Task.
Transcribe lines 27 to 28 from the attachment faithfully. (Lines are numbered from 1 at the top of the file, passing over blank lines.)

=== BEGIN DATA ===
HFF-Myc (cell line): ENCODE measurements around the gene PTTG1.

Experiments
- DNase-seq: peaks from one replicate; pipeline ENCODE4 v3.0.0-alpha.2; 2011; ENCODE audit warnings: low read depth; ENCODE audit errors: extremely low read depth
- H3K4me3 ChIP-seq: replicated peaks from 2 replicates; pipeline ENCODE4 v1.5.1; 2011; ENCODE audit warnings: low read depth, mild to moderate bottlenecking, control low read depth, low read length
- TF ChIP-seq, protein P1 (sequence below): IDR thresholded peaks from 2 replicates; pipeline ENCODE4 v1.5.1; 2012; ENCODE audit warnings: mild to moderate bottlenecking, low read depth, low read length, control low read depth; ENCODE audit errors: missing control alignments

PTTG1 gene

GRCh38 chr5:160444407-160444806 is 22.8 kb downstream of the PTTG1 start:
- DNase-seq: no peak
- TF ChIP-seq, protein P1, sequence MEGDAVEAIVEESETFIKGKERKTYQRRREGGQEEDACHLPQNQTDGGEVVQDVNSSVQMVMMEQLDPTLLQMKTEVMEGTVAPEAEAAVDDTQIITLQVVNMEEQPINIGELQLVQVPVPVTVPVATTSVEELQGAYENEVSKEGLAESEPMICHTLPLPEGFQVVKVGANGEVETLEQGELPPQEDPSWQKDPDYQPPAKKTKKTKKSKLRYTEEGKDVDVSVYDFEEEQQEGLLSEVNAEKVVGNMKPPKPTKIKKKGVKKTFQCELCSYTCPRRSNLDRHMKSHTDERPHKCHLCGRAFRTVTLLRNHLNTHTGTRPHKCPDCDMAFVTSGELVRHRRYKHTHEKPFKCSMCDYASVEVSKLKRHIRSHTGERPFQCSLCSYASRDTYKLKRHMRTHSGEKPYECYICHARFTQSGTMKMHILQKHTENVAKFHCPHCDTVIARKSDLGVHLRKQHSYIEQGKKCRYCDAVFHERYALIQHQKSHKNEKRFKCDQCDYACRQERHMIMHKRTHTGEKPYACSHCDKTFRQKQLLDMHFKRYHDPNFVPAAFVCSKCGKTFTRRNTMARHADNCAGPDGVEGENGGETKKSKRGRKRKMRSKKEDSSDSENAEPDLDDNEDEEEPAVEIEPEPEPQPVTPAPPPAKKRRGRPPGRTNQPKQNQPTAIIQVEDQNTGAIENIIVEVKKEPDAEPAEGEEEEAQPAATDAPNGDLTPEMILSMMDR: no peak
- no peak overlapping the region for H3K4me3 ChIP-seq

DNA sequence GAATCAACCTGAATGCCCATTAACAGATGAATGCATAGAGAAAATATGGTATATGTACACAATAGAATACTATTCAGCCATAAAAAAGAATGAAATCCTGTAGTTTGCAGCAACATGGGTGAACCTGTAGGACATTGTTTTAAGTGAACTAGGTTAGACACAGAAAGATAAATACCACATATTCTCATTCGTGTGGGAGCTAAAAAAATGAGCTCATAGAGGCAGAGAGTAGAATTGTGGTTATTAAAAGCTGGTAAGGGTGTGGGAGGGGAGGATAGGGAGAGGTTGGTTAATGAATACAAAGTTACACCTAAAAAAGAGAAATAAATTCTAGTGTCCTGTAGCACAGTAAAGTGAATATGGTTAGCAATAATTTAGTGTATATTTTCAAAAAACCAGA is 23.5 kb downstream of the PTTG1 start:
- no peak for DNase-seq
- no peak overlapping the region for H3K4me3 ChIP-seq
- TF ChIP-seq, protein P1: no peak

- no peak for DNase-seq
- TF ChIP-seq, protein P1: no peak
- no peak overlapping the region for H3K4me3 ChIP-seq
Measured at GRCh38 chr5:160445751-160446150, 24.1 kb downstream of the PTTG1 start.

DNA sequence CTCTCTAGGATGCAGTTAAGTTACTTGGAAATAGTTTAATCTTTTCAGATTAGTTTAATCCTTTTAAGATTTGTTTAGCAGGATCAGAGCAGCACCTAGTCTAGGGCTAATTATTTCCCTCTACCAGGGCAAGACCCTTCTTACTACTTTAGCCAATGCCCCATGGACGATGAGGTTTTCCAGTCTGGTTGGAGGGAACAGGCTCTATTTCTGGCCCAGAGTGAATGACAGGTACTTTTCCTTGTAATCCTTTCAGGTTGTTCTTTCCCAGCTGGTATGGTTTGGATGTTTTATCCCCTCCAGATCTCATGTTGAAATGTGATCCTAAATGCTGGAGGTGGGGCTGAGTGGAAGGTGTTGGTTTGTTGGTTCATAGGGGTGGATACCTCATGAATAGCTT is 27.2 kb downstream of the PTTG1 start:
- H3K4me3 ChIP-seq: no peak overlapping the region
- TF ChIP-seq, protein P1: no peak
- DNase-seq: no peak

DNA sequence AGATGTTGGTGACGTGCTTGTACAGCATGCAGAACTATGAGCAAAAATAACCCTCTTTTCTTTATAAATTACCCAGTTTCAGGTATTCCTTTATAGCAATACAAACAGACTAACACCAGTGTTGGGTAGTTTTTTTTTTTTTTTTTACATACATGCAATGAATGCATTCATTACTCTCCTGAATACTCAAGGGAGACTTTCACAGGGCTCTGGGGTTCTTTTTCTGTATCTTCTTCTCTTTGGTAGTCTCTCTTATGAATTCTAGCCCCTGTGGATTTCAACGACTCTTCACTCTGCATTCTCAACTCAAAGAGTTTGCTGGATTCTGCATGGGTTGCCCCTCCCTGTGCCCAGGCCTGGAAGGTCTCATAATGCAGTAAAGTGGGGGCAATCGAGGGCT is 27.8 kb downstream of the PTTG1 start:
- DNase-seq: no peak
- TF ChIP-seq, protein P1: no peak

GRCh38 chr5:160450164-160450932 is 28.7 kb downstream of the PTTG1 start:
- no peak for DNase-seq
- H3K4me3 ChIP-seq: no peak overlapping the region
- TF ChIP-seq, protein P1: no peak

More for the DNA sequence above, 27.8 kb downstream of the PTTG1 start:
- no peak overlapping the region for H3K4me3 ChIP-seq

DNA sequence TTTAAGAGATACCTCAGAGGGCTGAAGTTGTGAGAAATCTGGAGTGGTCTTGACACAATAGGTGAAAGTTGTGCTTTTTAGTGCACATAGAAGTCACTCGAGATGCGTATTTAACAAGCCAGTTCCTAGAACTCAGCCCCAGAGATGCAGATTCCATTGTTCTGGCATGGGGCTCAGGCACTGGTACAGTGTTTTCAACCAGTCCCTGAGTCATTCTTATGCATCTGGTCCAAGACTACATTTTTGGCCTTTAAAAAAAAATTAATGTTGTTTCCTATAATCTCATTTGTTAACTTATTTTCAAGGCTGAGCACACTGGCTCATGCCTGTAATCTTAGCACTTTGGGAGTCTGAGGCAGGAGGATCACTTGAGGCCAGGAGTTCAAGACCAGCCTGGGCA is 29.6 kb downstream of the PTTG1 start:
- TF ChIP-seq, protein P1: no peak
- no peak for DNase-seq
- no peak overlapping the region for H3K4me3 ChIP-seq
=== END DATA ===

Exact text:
- no peak for DNase-seq
- H3K4me3 ChIP-seq: no peak overlapping the region